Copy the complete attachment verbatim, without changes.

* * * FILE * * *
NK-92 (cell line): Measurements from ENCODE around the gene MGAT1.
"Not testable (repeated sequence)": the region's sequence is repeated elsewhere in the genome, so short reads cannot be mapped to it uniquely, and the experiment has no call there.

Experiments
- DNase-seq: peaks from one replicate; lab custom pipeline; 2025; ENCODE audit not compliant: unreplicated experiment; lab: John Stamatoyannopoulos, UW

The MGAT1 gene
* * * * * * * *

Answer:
NK-92 (cell line): Measurements from ENCODE around the gene MGAT1.
"Not testable (repeated sequence)": the region's sequence is repeated elsewhere in the genome, so short reads cannot be mapped to it uniquely, and the experiment has no call there.

Experiments
- DNase-seq: peaks from one replicate; lab custom pipeline; 2025; ENCODE audit not compliant: unreplicated experiment; lab: John Stamatoyannopoulos, UW

The MGAT1 gene